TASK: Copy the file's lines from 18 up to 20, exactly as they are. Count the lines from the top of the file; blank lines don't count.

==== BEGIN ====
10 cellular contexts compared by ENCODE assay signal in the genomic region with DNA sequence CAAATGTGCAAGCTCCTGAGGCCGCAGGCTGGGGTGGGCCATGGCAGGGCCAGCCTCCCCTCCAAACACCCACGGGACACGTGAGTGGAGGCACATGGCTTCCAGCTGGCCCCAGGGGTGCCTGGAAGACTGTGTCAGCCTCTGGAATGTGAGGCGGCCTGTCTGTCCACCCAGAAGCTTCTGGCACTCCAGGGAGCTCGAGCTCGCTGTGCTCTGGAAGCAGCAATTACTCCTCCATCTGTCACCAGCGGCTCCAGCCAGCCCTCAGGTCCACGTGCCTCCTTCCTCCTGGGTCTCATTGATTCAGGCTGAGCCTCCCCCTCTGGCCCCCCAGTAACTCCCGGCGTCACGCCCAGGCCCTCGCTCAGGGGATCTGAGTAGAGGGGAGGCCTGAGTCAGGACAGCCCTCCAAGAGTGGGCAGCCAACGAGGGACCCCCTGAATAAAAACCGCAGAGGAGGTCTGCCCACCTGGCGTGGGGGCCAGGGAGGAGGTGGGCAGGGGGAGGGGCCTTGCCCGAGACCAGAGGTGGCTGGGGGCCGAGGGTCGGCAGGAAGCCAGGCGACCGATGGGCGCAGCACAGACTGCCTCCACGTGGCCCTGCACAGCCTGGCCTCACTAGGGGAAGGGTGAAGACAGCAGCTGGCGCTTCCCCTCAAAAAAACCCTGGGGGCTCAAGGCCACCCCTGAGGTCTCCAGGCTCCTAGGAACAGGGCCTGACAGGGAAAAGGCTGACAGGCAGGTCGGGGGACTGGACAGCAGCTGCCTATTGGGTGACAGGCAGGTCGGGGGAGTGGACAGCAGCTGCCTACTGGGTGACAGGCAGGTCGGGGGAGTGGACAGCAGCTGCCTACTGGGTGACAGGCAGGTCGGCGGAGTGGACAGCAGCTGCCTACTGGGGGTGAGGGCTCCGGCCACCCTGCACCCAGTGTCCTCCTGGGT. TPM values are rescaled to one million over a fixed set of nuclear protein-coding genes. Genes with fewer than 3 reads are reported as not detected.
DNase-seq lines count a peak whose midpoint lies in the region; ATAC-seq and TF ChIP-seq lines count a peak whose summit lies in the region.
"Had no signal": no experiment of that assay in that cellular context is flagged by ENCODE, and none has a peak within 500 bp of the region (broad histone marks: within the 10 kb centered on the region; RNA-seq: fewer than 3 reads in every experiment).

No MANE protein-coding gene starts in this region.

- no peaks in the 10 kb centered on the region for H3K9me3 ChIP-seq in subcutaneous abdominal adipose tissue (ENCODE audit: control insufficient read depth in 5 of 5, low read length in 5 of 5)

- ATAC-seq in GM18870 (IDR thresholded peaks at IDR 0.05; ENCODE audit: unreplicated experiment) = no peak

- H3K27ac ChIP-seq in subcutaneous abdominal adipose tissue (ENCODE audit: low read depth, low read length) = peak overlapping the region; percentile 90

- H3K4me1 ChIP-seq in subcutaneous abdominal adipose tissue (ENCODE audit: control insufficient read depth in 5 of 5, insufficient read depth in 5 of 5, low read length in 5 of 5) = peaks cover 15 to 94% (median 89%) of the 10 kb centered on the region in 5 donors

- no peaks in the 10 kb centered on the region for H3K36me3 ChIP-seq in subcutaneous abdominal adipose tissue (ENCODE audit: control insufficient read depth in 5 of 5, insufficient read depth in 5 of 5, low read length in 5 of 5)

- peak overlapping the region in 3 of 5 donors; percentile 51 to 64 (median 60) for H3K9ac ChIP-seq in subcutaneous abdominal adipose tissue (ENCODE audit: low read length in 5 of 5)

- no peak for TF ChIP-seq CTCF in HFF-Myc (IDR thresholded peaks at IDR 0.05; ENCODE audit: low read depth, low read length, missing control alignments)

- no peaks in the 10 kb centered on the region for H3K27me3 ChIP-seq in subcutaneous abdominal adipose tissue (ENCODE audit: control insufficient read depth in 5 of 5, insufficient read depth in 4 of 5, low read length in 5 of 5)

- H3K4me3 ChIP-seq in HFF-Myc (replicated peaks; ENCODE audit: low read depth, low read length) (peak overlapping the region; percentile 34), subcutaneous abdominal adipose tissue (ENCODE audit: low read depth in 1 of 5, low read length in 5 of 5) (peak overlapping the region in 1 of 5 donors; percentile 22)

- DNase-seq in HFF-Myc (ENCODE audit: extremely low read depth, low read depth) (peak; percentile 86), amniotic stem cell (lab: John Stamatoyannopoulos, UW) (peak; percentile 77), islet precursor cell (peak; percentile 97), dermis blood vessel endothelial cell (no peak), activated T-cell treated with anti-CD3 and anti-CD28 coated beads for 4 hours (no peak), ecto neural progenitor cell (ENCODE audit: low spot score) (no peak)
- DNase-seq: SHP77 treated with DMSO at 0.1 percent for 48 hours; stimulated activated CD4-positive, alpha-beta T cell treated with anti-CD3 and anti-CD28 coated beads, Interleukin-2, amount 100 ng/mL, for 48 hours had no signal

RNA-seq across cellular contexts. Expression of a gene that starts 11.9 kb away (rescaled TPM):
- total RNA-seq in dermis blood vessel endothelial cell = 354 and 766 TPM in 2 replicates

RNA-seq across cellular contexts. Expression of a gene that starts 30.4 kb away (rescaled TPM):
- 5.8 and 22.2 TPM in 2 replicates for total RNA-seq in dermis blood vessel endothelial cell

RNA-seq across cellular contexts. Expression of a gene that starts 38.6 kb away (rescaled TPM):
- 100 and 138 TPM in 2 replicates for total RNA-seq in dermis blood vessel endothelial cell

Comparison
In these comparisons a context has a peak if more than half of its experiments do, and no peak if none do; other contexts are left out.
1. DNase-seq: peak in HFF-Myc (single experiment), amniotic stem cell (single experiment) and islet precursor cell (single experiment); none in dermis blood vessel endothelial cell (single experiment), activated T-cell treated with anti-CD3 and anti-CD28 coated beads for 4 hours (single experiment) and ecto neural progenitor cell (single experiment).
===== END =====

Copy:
RNA-seq across cellular contexts. Expression of a gene that starts 30.4 kb away (rescaled TPM):
- 5.8 and 22.2 TPM in 2 replicates for total RNA-seq in dermis blood vessel endothelial cell

RNA-seq across cellular contexts. Expression of a gene that starts 38.6 kb away (rescaled TPM):